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My dad held his hands at the bottom of the large steering wheel. It drove me nuts because when he'd tried to teach me how to drive (and failed miserably) he'd yammered on about keeping my hands on the ten and two positions. But that was the past, and it wasn't me who had been driving for an hour straight. I couldn't complain about my sore and stiff leg muscles, at least not out loud—not unless I was willing to listen to him rightfully grumble in return.

A couple of days before this trip, he sat me down and said that no matter what, by the end of June we had to make the trip up from Boston to Maine to visit Mom. Now, seeing the beach along York Harbor and the happy families emerging from their campers and making their ways to the rocky beach made me regret my choice to come. Once upon a time we were them, spending hot days together swimming in the sea and eating ice cream. We didn't need to take this route to get to York Heights, but it was as if Dad sensed I needed a few minutes to absorb that we were back. The salty breeze caressed my face from the open window and memories of us as a family washed over me.

The coast couldn't go on forever, and the van found its way to York Heights, passing by my old elementary school and onto the road that led to my mother's house. Tall trees stood on both sides, offering the long row of houses a sense of privacy. I'd gotten so used to the city—the high-rise buildings, the masses of people, the wide sidewalks—that I had forgotten that we used to live so uncomfortably close to nature.

In a way, I missed the coast of York Beach—this little village in Maine and how it always felt like summer. Not that I remembered much. When I tried to picture my old classmates' faces, they were just blurry images and one semidecent image of my childhood best friend, Jessie. On the day we left this town to move to Boston her freckled six-year-old face had tears running down its cheeks, and her hands were wound in her curly brown hair. When we came back briefly for eight months when I was fifteen, it helped that she'd sent pictures in the mail. Jessie and I didn't connect that much—so much for the lifelong friends you're supposed to make at age six—and I made few friends. No one particularly memorable.

Dad pulled up beside the four-foot high, grey stone wall that separated the road from my mother's house. Once he turned off the engine, the noise of the tools clattering around in the back of the vehicle stopped. With all the traveling he did for work, it always came as a surprise that none of his carpentry equipment or projects smashed into smithereens. He'd had this blue work van for years, and it always shone, tended to with care, as he did with all aspects of his life, namely me. We didn't do anything, not so much as move to get out of the van. We couldn't believe this was how our day was going.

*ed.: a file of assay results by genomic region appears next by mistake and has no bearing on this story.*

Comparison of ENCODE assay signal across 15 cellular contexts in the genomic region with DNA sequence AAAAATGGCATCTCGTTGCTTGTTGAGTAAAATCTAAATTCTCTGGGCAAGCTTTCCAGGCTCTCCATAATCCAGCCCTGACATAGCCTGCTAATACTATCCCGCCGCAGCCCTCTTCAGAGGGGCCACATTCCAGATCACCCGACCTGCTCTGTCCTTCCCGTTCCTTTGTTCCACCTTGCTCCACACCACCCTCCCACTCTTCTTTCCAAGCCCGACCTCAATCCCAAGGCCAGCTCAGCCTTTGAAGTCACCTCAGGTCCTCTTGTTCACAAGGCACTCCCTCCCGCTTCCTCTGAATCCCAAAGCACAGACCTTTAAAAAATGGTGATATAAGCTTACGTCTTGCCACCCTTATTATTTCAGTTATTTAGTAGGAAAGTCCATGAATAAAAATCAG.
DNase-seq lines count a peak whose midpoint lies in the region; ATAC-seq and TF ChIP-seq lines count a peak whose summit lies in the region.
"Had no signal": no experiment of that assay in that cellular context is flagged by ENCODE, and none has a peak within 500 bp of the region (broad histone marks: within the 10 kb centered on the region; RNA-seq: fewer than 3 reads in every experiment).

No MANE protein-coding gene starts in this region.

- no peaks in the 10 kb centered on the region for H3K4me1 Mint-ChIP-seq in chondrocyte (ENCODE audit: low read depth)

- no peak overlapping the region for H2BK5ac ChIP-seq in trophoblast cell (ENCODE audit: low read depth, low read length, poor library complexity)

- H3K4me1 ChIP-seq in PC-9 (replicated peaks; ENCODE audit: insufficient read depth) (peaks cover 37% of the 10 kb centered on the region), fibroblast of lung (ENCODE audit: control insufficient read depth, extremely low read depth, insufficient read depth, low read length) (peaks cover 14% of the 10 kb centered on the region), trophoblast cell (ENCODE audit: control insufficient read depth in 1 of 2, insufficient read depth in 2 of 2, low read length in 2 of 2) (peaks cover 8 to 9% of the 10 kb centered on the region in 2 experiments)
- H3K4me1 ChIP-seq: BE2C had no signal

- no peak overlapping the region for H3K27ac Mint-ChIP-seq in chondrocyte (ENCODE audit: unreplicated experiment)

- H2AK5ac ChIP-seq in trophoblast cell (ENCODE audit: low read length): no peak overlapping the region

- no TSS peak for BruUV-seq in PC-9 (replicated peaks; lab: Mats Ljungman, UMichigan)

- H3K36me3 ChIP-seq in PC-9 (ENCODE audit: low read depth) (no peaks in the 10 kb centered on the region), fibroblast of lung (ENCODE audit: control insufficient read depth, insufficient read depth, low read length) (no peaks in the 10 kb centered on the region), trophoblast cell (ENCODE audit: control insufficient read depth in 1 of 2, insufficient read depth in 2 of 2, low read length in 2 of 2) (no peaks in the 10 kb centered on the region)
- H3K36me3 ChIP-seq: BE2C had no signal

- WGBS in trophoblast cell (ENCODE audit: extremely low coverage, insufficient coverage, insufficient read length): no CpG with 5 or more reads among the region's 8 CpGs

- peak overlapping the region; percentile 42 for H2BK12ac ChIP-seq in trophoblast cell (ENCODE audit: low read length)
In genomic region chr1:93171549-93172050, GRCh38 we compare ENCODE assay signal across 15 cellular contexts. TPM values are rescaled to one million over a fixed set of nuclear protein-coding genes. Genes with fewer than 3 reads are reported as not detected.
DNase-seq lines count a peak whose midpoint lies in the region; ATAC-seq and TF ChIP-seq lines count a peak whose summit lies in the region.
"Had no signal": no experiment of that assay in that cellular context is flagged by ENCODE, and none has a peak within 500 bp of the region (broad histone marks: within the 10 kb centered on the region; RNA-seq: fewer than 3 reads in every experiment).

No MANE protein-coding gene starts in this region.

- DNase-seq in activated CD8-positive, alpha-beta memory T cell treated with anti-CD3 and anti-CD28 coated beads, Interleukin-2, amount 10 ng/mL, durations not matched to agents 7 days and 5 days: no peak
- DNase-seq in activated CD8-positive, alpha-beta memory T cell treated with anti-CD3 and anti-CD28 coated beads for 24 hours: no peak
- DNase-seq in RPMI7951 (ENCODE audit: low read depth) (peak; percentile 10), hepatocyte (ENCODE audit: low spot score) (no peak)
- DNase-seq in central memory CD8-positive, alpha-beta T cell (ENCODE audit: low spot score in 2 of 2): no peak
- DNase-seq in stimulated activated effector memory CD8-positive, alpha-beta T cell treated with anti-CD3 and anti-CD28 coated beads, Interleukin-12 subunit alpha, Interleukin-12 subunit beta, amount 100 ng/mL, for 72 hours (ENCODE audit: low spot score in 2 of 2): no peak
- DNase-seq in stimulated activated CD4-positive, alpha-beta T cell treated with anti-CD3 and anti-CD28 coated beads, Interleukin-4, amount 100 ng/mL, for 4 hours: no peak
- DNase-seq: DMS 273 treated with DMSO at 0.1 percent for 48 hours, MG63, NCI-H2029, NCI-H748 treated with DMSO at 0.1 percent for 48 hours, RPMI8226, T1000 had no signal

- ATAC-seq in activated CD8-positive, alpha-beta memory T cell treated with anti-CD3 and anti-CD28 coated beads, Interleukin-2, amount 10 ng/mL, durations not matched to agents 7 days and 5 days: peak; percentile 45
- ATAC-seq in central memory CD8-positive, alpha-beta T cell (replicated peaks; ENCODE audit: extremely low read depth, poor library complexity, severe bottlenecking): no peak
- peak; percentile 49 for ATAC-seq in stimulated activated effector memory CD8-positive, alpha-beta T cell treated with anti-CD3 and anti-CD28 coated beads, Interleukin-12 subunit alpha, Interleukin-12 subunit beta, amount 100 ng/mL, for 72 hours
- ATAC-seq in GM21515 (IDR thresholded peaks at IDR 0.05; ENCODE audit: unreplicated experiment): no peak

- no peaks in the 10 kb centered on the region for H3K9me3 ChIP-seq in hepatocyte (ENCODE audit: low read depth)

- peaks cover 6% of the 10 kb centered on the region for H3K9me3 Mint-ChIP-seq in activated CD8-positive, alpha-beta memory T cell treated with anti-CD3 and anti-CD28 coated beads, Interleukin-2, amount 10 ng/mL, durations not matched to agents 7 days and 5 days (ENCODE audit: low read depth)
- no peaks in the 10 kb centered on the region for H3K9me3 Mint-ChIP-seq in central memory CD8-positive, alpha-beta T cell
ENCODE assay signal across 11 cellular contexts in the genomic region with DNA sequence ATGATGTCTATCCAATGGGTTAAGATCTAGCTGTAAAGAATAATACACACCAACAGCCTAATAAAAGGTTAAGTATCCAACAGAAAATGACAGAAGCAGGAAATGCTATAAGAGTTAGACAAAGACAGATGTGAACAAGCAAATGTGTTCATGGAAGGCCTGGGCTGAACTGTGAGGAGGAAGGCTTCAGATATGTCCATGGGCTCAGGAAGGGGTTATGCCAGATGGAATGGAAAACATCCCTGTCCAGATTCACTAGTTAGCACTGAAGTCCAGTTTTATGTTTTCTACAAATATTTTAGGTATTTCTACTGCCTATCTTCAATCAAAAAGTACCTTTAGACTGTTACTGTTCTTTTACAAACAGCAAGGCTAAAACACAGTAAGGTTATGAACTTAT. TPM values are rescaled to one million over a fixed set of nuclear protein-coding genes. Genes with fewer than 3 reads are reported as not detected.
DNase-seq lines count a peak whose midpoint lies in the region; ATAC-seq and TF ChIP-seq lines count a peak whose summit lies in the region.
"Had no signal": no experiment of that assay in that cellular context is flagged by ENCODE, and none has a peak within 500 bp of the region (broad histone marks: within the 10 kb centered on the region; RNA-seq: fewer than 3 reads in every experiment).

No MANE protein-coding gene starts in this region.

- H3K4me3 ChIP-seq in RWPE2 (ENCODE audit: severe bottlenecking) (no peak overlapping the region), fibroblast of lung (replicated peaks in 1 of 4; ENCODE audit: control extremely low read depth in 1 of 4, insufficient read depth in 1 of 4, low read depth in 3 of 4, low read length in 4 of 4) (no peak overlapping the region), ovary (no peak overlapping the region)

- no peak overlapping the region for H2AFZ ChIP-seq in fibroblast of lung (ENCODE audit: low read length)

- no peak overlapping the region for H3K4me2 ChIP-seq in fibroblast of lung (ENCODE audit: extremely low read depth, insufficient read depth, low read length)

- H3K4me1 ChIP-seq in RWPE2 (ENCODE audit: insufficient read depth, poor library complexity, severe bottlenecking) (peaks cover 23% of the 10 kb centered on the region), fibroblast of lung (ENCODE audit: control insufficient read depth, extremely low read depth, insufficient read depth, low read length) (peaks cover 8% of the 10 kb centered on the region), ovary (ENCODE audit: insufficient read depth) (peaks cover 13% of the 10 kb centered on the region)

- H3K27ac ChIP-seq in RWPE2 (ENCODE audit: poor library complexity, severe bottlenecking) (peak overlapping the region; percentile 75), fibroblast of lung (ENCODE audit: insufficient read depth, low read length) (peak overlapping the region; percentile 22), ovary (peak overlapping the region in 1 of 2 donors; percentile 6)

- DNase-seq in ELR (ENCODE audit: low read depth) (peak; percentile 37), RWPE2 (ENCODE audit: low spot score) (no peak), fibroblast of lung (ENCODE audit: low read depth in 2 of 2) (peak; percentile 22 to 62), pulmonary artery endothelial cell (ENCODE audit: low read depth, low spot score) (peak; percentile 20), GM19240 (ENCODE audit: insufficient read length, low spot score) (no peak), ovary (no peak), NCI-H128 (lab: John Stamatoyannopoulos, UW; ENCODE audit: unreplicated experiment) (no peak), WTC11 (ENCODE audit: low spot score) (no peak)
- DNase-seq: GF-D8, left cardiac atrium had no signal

"Okay, I'm willing to compromise," I said, breaking the silence.

"Emma, we are at your mother's doorstep. I think it's a little late to compromise. You'll have the summer to catch up with Jessie. It'll be fun."

"Dad, we weren't all that close to begin with. I sat with her at lunch sometimes, that's about it."

"You've been writing back and forth since you left. You're probably closer than you think."

"Writing someone and being friends with someone are completely different things," I insisted.

"You used to be close. Don't you remember?"

"When we were six, not so much when we were fifteen." I dismissed him. "I'm willing to spend two weeks of summer with Mom."

"Emma," he said, and then sighed.

"Two weeks is a significant amount of time." Prodding his leg with my shoe made him turn in his seat to look at me. His face held reluctance, and I knew he didn't want to drop me off here. "Two weeks with you? That's like blinking. Two weeks with her? Just the idea of blinking hurts. That's constant arguing, possibly crying—angry tears, of course—slamming doors, endless swearing . . ."

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